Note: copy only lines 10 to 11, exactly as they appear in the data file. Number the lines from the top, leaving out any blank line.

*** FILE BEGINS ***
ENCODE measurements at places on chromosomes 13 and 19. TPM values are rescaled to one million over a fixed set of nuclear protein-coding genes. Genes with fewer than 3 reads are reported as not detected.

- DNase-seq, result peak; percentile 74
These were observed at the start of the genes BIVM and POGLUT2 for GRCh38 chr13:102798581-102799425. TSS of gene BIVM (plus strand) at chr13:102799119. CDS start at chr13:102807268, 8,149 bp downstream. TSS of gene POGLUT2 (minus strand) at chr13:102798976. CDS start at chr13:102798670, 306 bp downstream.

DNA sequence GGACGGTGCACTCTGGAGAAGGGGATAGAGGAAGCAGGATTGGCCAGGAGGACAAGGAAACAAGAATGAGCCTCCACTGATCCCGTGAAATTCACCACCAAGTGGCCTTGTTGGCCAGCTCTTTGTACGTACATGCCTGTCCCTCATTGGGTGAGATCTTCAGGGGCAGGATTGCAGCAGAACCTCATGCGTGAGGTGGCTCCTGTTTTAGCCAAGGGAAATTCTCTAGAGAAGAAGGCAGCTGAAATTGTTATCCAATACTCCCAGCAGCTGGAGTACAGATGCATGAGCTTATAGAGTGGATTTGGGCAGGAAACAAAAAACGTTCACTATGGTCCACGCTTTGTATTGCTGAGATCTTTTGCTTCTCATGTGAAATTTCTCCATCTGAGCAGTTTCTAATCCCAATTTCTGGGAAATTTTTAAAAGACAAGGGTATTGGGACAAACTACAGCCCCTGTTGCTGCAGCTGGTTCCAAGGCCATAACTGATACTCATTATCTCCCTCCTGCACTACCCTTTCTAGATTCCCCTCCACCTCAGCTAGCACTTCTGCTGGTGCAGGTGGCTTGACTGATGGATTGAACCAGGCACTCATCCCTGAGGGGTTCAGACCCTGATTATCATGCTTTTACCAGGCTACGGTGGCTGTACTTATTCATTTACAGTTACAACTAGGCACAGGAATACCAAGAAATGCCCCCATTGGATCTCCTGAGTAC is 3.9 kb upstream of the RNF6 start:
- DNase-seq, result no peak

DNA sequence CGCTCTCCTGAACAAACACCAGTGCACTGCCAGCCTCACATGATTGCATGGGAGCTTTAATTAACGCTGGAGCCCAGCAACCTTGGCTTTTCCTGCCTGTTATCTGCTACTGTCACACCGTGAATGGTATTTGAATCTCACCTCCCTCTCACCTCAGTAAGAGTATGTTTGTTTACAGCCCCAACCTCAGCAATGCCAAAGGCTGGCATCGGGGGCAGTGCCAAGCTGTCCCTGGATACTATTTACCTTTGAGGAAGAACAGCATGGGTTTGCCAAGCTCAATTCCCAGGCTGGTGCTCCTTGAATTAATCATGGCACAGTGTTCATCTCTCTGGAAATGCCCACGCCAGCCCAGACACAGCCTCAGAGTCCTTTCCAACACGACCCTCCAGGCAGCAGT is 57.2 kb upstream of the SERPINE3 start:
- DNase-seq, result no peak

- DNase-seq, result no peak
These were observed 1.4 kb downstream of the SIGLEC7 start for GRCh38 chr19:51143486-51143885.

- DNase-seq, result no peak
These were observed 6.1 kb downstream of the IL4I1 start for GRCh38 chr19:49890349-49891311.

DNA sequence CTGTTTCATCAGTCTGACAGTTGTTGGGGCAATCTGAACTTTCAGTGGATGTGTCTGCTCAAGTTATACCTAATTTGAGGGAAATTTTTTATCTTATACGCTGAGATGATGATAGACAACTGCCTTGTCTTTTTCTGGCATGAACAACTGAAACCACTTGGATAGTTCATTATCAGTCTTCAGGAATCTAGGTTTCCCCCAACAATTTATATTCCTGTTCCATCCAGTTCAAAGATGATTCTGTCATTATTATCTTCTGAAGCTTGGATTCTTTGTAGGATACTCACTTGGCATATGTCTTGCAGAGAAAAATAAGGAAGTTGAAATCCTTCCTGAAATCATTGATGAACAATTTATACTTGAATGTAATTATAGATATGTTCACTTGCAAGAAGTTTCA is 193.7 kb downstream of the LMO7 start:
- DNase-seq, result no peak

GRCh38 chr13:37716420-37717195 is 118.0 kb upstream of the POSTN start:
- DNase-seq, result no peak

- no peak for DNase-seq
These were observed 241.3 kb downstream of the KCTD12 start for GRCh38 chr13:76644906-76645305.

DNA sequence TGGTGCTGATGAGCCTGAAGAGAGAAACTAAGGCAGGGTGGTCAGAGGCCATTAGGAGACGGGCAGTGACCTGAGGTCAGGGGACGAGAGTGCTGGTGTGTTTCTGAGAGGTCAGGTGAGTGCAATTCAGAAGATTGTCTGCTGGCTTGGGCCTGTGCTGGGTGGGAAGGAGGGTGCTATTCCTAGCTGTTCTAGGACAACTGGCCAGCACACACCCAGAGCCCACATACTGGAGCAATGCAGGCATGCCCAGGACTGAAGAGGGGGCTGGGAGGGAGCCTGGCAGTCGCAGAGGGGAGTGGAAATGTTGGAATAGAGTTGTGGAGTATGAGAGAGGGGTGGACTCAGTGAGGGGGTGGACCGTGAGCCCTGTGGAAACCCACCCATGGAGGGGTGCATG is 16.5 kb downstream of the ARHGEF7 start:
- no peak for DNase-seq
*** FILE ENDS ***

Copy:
- DNase-seq, result no peak
These were observed 6.1 kb downstream of the IL4I1 start for GRCh38 chr19:49890349-49891311.